It makes a lot of sense and I hope they can work out an agreement.

  2. BT says:

    MARINA-PLEASE, JUST DO THE RIGHT THING AND GO GET A REAL JOB SOMEPLACE! As if 70+% of the county’s residents voting you and your disgrace of a board down to part time status (and if “out of existence” had been on the ballot, trust me it would’ve been higher!) multiple board members being firmly rebuffed in their efforts to land some other gov’t gravy train elected position, including the shameless clown who thought nothing of spending a few grand of OUR MKE CTY tax dollars to send his little “info mailer” to WAUKESHA CTY residents who just happened to also live in the state district he was later smoked in election for (thank God he didn’t do something EVIL or downright fraudulent, like posting some political comments on JS Online while he was on the clock, now THAT calls for a John Doe!)

    Between what the MKE CTY Bored already did to disgrace itself enough to get 70+% of voters to vote you all the hell out of town (oh wait, that’s right, normally liberal MKE Cty was “brainwashed” by those right wingers in that, it had nothing to do with the endless legacy of blatant waste, cronyism and just plain old insanity!) even after that stunning rebuke, which 99.99% of rational adults would hopefully realize that maybe it is time to take a good look in the mirror after that happened to them, you and your board instead shifted it into overdrive, screwing the people who’ve been paying you $70k a year to do a 20 hour a week job even more! So, post all the crap you want, that’s what we see here, no matter what wording is used for any subject, all we see is the word “CRAP” in 84 point font size!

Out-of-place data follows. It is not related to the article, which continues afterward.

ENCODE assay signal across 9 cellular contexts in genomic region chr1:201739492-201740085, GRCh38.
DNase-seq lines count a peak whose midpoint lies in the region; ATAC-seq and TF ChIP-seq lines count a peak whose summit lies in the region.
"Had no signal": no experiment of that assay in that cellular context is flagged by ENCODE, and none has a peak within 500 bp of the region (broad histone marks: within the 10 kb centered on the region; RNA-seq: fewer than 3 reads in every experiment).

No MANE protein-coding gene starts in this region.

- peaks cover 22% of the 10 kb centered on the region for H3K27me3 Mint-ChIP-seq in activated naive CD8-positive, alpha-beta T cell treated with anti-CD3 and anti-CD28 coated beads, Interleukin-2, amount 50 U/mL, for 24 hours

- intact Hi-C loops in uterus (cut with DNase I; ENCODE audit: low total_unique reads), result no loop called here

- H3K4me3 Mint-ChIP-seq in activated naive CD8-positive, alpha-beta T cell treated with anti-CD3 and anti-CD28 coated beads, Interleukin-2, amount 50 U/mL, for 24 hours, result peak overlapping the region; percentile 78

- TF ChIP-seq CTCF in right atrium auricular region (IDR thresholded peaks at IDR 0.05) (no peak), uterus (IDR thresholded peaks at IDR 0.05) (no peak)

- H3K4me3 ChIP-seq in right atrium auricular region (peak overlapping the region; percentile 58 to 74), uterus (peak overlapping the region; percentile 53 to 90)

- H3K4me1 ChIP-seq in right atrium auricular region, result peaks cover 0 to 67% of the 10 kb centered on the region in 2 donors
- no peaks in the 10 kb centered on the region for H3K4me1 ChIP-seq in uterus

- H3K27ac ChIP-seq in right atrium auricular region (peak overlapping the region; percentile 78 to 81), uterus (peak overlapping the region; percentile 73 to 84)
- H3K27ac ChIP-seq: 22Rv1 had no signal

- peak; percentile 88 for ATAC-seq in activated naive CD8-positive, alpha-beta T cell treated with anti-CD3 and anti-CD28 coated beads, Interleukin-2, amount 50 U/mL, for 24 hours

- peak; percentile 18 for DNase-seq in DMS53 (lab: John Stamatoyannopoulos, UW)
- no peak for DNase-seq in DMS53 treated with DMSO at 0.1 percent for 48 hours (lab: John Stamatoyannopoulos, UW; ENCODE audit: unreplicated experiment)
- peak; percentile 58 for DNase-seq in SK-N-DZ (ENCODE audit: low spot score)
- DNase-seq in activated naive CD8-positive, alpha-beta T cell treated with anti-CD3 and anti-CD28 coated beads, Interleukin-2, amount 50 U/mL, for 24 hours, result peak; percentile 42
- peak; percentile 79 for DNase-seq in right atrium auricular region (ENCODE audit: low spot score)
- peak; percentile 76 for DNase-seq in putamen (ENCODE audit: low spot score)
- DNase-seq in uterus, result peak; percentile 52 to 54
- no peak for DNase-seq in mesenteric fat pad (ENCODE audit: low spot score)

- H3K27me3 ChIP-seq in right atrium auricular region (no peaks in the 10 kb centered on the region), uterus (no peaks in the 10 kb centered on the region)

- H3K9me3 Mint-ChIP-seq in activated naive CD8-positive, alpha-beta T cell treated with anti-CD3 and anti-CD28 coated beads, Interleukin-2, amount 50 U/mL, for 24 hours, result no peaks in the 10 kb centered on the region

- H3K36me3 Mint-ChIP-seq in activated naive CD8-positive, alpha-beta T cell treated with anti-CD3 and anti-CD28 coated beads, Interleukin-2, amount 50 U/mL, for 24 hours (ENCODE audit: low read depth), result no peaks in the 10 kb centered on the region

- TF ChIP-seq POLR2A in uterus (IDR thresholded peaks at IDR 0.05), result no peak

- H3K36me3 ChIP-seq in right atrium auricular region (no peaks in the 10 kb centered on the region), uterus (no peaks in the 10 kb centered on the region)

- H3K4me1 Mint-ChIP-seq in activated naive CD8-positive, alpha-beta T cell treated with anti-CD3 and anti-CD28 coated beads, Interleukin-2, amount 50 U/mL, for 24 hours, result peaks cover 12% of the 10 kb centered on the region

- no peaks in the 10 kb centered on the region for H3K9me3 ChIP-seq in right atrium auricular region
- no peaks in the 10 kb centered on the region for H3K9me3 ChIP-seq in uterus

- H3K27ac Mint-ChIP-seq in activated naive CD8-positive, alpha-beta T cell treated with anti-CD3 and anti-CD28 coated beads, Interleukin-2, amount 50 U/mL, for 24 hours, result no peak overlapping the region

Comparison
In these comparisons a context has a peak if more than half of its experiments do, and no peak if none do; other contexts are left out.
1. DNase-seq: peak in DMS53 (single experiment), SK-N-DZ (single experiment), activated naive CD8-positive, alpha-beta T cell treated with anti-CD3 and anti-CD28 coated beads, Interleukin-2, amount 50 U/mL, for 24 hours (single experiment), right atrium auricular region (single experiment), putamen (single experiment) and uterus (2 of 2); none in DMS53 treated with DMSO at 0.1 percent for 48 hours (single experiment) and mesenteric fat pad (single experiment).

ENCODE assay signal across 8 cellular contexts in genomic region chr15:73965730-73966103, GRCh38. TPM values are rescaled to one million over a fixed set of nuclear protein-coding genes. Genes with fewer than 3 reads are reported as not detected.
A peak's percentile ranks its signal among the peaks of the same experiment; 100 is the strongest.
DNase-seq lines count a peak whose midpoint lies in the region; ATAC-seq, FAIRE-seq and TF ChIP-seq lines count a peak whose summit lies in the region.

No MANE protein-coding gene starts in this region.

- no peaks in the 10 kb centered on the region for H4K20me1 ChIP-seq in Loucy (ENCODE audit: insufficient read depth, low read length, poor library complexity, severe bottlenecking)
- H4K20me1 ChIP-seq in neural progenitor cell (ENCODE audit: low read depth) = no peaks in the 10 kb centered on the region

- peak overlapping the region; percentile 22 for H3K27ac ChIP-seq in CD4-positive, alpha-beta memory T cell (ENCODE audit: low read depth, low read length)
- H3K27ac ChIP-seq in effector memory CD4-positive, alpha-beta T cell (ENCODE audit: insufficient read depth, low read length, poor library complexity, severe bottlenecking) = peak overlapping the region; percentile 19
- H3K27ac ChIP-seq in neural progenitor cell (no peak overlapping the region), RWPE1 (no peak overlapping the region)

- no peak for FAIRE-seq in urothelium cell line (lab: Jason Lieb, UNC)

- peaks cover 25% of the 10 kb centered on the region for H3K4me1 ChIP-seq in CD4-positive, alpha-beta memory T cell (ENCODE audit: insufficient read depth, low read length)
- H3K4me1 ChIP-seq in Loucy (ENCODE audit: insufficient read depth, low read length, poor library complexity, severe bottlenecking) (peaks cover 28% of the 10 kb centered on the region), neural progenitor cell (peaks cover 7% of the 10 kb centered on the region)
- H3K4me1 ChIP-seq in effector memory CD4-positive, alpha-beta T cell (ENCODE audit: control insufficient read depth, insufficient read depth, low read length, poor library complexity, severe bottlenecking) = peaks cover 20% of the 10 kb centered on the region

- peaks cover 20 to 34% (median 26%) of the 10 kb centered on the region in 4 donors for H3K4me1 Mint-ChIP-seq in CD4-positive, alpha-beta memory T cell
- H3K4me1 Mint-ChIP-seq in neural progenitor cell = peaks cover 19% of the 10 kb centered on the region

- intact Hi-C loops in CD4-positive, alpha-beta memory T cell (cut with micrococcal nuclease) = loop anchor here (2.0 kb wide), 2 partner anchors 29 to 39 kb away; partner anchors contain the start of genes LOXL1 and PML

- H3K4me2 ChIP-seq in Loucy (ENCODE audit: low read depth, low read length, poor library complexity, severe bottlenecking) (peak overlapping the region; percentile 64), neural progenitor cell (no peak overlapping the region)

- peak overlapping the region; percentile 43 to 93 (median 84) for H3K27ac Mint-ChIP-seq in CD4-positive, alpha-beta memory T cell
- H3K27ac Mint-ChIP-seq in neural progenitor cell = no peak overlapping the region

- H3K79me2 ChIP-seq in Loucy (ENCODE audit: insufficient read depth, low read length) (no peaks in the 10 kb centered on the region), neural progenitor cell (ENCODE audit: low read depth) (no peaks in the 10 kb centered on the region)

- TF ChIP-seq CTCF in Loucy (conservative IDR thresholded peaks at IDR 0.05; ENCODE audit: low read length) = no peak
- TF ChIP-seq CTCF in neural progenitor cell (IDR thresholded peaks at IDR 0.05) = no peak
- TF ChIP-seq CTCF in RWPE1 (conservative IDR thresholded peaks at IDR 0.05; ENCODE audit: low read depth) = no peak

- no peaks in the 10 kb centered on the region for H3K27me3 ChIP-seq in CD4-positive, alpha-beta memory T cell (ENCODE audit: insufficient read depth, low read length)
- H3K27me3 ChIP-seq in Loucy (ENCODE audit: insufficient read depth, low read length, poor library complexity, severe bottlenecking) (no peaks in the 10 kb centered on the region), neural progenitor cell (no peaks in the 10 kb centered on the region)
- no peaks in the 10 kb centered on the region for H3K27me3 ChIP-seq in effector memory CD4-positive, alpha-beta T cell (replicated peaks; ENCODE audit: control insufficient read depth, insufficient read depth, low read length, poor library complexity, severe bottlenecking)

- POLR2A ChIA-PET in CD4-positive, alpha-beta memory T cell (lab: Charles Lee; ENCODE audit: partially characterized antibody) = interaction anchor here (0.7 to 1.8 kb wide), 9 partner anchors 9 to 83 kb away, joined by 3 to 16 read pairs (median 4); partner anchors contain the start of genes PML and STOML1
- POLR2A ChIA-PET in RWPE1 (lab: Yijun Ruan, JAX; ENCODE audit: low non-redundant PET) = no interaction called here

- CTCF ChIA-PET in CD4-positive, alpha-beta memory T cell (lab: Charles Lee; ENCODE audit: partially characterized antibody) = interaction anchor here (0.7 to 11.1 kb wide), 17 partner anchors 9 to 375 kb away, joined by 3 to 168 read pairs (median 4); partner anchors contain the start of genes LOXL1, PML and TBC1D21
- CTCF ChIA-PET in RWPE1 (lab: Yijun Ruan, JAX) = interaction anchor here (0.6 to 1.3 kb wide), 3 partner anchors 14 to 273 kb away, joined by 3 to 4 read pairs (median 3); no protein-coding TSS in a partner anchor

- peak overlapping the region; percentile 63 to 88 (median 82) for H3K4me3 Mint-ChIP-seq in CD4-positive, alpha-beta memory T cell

3. gary says:

    Excellent move & brava Marina Dimitrijevic! – why does it take so many steps for Milwaukeeans to get to creative, fair, sensible solutions?
    How about a similar solution to rescue the truly derelict MacArthur Square with an arrangement / adoption by the Milwaukee Public Museum and Milwaukee Public Library?

  4. Bill says:

    Milwaukee County taxpayers provides an annual 1.1M subsidy plus rent free location to the Art Museum through 2023. The Art Museum’s primary motivation is parking so why not use their subsidy for the former County Executive Scott Walker delayed maintenance and leave the facility with the county. Granted the country Parks department has been less than a stellar steward of the facility but I fail to see why the Art Museum will make the required investment for maintenance simply for patron parking given their plans for expansion at the current location.

    Here’s a good read by Murphy on the Art Museum’s ongoing financial “challenges”

    http://urbanmilwaukee.com/2013/10/01/murphys-law-the-high-cost-of-calatrava/
    .
    Unfortunately the value of one of the top children’s museums in the country, Betty Brinn Children’s Museum, who doesn’t receive any county or even United Way funding, is overlooked in this backroom deal.